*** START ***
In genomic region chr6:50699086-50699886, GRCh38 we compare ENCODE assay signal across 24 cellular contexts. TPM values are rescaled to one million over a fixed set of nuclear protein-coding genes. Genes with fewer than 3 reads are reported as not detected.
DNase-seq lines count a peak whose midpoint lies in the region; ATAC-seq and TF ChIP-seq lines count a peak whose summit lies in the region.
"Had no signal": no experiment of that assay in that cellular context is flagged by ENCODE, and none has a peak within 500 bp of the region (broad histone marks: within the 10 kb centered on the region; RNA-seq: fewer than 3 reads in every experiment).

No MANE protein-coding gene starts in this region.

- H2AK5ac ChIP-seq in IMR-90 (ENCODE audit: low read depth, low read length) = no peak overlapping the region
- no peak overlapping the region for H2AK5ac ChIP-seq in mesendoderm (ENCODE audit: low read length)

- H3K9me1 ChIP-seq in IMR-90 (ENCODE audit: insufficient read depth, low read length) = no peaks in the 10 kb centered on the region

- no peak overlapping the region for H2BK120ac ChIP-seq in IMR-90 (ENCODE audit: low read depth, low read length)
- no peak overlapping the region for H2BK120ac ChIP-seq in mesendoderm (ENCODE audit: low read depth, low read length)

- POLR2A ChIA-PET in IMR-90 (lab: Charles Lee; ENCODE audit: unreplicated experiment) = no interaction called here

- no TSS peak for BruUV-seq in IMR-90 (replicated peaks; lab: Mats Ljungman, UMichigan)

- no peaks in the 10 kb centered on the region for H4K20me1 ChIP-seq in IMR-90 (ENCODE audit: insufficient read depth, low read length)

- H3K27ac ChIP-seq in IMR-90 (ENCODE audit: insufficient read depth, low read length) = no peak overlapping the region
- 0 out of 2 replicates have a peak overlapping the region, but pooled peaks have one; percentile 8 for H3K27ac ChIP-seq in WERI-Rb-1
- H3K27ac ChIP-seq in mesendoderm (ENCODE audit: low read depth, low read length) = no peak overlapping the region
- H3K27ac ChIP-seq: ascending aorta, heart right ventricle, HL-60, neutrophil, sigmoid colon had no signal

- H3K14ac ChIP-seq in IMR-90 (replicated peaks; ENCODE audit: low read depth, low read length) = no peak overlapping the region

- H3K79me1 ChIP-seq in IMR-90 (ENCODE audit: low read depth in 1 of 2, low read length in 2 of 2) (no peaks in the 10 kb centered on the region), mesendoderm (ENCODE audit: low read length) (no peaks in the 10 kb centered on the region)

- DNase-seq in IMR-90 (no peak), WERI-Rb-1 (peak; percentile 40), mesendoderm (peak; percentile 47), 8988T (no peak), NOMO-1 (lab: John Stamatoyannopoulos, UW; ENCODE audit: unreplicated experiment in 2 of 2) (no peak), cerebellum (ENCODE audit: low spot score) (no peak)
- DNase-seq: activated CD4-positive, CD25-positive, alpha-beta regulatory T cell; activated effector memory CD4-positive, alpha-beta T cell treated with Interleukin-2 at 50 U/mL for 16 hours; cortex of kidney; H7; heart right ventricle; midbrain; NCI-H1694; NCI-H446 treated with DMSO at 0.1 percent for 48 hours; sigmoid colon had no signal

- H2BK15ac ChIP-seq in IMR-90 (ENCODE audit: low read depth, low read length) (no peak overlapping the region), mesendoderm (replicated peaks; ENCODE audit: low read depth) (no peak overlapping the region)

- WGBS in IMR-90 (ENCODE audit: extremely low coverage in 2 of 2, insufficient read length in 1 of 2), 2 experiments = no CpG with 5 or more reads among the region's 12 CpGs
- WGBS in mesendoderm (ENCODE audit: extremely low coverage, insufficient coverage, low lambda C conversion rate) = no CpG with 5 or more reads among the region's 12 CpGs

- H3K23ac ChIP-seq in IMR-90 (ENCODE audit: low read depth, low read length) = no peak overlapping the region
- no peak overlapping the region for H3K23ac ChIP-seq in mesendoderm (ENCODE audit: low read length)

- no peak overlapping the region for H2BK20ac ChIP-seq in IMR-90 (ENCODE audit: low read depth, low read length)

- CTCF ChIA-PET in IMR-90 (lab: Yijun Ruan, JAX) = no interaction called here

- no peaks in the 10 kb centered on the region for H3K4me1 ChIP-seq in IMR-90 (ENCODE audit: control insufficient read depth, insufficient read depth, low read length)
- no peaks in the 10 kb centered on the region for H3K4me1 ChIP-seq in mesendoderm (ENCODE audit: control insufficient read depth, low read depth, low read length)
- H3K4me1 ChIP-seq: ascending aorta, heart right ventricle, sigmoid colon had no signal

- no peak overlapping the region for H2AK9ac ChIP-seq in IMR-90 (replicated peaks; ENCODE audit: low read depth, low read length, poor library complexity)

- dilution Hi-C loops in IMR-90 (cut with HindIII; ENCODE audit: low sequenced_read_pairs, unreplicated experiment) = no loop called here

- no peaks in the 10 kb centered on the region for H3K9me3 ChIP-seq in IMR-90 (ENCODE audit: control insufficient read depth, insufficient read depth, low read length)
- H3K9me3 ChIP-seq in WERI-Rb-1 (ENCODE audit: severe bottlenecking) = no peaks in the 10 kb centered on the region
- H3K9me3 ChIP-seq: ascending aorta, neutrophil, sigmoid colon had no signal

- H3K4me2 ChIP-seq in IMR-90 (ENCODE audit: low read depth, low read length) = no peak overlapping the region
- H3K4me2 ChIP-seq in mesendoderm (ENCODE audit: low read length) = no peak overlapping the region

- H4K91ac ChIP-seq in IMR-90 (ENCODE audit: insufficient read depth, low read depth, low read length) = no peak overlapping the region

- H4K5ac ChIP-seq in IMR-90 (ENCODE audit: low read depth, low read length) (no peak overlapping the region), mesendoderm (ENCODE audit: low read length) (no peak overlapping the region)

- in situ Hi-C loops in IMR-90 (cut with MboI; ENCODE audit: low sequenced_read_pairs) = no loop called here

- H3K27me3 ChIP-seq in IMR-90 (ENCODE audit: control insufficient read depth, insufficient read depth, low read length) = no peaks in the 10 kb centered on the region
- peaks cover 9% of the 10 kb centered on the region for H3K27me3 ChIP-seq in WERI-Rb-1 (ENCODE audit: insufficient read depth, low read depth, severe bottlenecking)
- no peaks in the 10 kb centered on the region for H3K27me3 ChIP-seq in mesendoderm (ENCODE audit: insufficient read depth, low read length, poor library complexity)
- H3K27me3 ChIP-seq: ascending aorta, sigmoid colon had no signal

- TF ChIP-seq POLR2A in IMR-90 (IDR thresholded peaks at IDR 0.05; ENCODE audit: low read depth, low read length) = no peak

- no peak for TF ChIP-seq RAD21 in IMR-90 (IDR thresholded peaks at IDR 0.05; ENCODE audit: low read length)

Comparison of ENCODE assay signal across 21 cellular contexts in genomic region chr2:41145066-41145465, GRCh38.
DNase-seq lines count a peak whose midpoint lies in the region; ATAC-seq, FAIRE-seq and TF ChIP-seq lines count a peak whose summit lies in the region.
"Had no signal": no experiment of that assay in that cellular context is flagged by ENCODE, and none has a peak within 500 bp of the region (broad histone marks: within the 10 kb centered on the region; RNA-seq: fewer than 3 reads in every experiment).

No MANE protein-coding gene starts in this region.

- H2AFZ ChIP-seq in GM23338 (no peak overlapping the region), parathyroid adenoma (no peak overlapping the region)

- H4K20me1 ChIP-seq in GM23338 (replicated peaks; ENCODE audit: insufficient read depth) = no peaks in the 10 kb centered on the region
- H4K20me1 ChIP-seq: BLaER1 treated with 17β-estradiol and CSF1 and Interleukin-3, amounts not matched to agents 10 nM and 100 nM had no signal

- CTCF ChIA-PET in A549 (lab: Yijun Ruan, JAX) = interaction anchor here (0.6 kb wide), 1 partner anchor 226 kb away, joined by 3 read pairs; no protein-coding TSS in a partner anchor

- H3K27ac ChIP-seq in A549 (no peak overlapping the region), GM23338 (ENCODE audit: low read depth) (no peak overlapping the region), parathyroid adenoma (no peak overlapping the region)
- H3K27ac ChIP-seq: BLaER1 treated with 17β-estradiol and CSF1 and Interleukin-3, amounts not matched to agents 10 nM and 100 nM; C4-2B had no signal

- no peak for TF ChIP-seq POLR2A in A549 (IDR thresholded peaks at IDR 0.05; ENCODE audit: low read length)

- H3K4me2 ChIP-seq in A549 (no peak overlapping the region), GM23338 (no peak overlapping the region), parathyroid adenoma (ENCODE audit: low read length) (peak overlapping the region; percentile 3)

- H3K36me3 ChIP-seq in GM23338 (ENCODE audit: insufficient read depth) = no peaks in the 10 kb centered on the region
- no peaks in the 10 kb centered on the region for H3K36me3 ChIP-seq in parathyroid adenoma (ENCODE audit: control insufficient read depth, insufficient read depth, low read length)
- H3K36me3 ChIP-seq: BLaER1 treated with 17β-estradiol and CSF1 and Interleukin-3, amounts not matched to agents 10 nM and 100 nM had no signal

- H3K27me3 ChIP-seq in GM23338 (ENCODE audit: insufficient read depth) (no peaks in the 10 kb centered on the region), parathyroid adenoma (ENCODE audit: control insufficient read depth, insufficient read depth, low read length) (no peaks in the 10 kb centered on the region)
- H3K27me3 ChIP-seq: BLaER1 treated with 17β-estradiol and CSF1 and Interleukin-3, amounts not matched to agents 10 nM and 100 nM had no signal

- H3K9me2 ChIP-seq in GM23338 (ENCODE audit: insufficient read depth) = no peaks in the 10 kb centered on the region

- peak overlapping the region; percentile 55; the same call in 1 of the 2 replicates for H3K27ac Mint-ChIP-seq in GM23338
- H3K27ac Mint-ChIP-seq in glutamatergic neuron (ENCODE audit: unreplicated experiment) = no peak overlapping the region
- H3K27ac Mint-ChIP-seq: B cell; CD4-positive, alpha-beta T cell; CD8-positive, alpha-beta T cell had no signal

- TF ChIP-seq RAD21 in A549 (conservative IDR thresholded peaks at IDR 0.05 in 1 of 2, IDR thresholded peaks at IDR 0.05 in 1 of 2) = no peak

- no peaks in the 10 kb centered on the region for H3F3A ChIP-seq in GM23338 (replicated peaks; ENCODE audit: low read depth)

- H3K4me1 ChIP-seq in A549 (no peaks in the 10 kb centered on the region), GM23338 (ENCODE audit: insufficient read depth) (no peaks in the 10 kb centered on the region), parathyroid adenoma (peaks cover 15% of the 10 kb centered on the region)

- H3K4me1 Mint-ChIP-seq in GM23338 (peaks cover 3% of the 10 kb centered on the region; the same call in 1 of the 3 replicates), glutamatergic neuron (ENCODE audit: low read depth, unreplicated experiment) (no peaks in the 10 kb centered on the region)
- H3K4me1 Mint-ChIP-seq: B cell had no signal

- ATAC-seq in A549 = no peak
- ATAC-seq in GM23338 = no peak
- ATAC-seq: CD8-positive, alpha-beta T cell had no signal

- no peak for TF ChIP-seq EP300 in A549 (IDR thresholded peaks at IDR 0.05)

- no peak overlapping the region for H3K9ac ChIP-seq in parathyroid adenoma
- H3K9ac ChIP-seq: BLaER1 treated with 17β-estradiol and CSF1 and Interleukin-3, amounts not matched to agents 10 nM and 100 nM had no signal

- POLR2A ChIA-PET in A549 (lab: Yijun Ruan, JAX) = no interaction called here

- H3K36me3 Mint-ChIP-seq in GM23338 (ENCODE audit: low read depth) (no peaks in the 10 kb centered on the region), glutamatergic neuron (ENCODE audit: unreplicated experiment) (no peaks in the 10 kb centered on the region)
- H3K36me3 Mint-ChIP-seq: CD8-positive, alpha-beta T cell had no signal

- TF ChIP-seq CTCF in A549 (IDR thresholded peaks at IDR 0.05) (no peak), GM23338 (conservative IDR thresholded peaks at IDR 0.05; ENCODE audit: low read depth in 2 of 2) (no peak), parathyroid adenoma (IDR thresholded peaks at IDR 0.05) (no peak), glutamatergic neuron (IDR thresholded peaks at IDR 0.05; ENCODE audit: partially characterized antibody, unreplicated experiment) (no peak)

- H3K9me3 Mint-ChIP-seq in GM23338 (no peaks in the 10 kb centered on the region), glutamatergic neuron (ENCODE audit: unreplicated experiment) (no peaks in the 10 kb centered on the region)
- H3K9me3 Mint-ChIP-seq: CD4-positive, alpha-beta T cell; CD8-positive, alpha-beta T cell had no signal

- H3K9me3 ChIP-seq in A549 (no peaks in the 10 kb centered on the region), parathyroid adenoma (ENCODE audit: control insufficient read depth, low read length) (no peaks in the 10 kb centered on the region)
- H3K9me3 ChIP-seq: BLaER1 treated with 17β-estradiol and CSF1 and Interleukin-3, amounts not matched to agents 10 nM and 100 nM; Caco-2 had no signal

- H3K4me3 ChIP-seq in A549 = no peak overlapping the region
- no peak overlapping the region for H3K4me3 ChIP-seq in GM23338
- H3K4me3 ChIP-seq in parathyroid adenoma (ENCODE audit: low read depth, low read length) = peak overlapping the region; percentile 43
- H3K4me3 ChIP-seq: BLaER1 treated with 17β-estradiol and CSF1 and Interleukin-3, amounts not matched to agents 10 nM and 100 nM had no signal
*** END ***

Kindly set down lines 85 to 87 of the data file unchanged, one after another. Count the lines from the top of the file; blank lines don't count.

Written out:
- H3K9me3 ChIP-seq in A549 (no peaks in the 10 kb centered on the region), parathyroid adenoma (ENCODE audit: control insufficient read depth, low read length) (no peaks in the 10 kb centered on the region)
- H3K9me3 ChIP-seq: BLaER1 treated with 17β-estradiol and CSF1 and Interleukin-3, amounts not matched to agents 10 nM and 100 nM; Caco-2 had no signal

- H3K4me3 ChIP-seq in A549 = no peak overlapping the region